When is a nature reserve not a nature reserve?
This was the question as we spent the day a few hours to the west of Cuba, in the province of Pinar del Rio. We were heading to Las Terrazas, a famed ecological preserve located close to the Sierra del Rosario mountains. I was prepared for beautiful vistas, exotic plants, animals that were too pretty to be tasty.
What I found was a tropical showpiece, a Theresienstadt in the Antilles.
Located in today’s Czech Republic, Theresienstadt was a Jewish ghetto created by the Nazis to house prominent Jews from Germany, Austria and then-Czechoslovakia. It developed a rich educational and cultural life among those deported there, yet many saw it as a façade for the horrors that occurred, similar to the atrocities in other ghettoes across Europe.
Theresienstadt’s most infamous period was when it was used as a propaganda tool by the Germans to prove that Jews were treated humanely in the Third Reich. Red Cross officials saw clean, orderly streets, well-fed, happy children and adults developing music, the arts and theatre. It was all a ruse. All the shops and cafes were fiction. The overcrowded Jews were conveniently shipped to Auschwitz. There was even a film made of the hoax in 1944; all those responsible for filmmaking were also deported to death camps in Poland.
On the surface, this seems like an incredibly harsh comparison. After all, Theresienstadt was the scene of brutal slaughter in a system of mass genocide. No such naked aggression was going on here. I had yet to really feel the iron fist of Cuban repression (the midget cop from the night before notwithstanding), and the whole area of Las Terrazas was just gorgeous, even under the torrential rain.
Yet this place just didn’t look like the other Cuban settlements we’d see on the countryside. It certainly didn’t look like Havana.
Its story is straight out of the Theresienstadt playbook. The area had been the province of an old coffee plantation and a patchwork of local growers until the government decided to come in and build “ecologically friendly” housing for the farmers. The locals were given a choice: move into these houses or “stay on their land.” I sure saw a lot of the folks who chose the new housing, yet those who refused seemed noticeably absent.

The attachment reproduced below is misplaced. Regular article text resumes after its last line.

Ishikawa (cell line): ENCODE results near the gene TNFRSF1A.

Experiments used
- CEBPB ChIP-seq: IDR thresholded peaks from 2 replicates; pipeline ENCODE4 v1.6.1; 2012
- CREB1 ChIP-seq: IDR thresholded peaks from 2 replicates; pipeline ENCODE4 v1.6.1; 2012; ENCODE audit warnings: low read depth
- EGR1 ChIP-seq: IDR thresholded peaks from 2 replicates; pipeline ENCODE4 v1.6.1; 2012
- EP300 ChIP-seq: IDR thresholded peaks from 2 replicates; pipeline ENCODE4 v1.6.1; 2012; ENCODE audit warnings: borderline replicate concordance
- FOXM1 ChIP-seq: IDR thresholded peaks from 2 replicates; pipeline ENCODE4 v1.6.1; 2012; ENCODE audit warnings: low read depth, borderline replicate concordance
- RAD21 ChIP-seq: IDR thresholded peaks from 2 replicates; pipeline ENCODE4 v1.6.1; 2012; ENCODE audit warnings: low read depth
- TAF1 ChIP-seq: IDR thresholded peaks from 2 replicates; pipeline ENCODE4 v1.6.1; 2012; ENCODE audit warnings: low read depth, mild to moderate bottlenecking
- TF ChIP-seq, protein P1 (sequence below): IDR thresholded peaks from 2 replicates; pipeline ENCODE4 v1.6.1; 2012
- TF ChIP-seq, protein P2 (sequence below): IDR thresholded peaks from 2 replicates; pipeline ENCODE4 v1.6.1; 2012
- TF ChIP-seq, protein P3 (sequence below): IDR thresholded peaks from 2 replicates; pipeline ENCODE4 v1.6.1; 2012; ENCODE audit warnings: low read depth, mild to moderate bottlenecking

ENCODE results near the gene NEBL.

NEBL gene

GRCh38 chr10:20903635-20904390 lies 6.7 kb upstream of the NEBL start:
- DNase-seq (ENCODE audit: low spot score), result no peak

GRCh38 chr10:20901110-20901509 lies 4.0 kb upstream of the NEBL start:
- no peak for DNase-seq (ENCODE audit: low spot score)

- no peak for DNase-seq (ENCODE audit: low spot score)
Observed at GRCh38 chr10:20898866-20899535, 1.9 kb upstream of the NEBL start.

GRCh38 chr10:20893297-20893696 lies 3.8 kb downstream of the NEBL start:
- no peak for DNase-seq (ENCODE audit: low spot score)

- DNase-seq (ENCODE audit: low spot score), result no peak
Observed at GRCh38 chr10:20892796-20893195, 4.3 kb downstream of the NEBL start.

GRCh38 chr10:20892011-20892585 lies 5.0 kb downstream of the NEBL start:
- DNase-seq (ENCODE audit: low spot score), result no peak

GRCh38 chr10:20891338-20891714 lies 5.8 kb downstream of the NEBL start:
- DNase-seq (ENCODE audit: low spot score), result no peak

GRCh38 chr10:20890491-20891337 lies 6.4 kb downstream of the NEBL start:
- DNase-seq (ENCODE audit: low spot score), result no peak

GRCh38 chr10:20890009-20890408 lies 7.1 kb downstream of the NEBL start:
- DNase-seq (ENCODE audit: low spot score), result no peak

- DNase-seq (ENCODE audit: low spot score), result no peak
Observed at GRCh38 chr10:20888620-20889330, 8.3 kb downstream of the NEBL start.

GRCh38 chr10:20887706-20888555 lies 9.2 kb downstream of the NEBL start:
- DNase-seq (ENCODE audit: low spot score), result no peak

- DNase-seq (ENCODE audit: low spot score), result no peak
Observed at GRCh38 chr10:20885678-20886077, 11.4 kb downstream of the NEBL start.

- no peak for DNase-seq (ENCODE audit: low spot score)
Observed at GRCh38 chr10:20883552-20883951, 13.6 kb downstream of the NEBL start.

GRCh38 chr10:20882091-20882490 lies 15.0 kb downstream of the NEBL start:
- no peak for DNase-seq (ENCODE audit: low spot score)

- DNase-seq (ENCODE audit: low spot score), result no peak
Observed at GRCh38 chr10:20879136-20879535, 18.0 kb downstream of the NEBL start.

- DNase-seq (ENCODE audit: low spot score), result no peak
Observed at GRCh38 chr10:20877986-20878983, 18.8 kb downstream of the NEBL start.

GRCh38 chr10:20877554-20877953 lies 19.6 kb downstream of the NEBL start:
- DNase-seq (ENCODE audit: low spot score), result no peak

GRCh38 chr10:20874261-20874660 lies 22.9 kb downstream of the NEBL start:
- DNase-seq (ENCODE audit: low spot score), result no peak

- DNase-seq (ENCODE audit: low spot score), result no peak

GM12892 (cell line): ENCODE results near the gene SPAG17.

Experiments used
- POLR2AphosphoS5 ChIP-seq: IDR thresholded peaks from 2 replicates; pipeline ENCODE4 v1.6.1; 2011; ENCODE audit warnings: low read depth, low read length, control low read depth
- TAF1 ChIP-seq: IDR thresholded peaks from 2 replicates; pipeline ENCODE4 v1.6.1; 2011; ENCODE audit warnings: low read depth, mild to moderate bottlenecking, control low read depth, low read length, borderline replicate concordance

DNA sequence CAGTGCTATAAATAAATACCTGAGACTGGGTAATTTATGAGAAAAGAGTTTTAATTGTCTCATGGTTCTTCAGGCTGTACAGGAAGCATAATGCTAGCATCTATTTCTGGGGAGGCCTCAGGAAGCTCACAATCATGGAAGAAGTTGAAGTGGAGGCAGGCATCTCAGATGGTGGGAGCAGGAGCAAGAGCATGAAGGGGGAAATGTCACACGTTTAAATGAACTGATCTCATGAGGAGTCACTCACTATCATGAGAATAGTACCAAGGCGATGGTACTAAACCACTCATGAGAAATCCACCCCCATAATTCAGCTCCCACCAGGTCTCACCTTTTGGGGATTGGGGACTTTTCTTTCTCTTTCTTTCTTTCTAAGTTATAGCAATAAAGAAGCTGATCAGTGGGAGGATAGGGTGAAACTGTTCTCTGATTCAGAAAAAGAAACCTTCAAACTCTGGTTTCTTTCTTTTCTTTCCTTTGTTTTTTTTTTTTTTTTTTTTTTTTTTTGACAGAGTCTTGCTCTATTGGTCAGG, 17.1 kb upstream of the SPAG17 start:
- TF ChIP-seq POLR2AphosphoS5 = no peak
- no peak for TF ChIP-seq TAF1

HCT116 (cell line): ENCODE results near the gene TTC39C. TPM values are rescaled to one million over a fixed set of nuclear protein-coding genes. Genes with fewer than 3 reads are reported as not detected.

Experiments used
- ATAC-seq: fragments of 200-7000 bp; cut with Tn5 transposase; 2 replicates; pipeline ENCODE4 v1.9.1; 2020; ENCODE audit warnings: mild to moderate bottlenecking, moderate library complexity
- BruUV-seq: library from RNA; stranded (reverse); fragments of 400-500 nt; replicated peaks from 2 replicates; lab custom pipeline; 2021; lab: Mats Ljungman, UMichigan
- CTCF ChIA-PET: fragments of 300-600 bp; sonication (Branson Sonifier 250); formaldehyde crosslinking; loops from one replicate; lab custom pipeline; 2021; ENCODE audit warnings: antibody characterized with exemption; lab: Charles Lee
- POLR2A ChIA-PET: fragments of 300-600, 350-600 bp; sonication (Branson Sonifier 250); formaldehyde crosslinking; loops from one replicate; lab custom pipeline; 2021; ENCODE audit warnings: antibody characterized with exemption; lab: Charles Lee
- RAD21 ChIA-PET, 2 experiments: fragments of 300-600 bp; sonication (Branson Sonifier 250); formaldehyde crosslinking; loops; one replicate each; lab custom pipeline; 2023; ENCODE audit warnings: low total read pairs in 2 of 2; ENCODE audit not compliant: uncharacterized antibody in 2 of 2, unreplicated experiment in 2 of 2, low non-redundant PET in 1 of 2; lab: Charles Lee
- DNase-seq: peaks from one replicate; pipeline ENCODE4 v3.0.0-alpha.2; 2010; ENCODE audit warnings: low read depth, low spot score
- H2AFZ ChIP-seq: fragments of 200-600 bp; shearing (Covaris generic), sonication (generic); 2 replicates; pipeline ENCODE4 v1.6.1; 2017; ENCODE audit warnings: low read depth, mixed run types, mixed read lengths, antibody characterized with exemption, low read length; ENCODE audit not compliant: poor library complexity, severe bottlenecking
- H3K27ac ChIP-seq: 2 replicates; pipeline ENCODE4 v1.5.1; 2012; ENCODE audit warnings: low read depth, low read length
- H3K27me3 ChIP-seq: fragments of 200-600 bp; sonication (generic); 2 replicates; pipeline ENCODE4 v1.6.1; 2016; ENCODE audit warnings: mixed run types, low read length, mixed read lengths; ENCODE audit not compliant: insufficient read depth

The place was colorful, clean (at least, compared to most rural areas in Latin America), rather neatly organized. Even the barnyard animals seemed placed in just the right areas: chickens roaming where they should, guinea fowl prowling ever so carefully on the rails, dogs and cats keeping a respectful distance from the tourists.
This had to be an obligatory stop on any foreign tour of Cuba. There were at least three, maybe four tour buses in the area, all of which were stopping in almost the exact same places. Few locals were walking about, but there were plenty of Europeans gawking and poking their pudgy faces in every direction.
After an introductory drink (or two, in my case) we proceeded towards the clinic for this area, where we’d get our first taste of Cuba’s vaunted health care system. This, along with education, was one of the pillars of the revolution. Most of the Cuban government’s reputation worldwide is based on its health care. So it’s best we look at it in more detail.
“Everyone has the right to health protection and care. The state guarantees this right;
– by providing free medical and hospital care by means of the installations of the rural medical service network, polyclinics, hospitals, preventative and specialized treatment centers;
– by providing free dental care;
– by promoting the health publicity campaigns, health education, regular medical examinations, general vaccinations and other measures to prevent the outbreak of disease. All the population cooperates in these activities and plans through the social and mass organizations.” – Article 50, Cuban Constitution, 1976
No one can really argue with the spirit of the goal of universal health care as described in Cuba’s constitution. Nor can there be argument in the dedication of Cuban doctors to their work in treating their compatriots, often with pitiful pay, poor resources and less-than-perfect conditions.
Yet when I met one of the doctors at Las Terrazas, I got the distinct feeling that he was hiding something—or that he was forced to hide something.
He rattled on the standard answers about vaccinations, neonatal care, procedures for diagnosis, etc. There were some questions, though, which made him squirm somewhat before he could formulate the “correct” answer. Medicines, HIV/AIDS, operations, nutrition—in each instance, I could see the doctor want to say what’s on his mind, but instead give a stock answer.
Who was pulling the strings? The tour guides? The nurse? Someone nearby we didn’t see? Again, the veil is, albeit slowly, lifting on Las Terrazas (cue Theresienstadt again).
I am not an expert on Cuban health care, so I won’t go into a huge critique of the system. I will state this, however: there is calculable evidence that former Communist regimes such as the Soviet Union, as well as current ones like China, have had a dubious history of corrupting, fabricating or distorting their own statistics in order to look better than their Western rivals. Cuba could very well be in the same boat.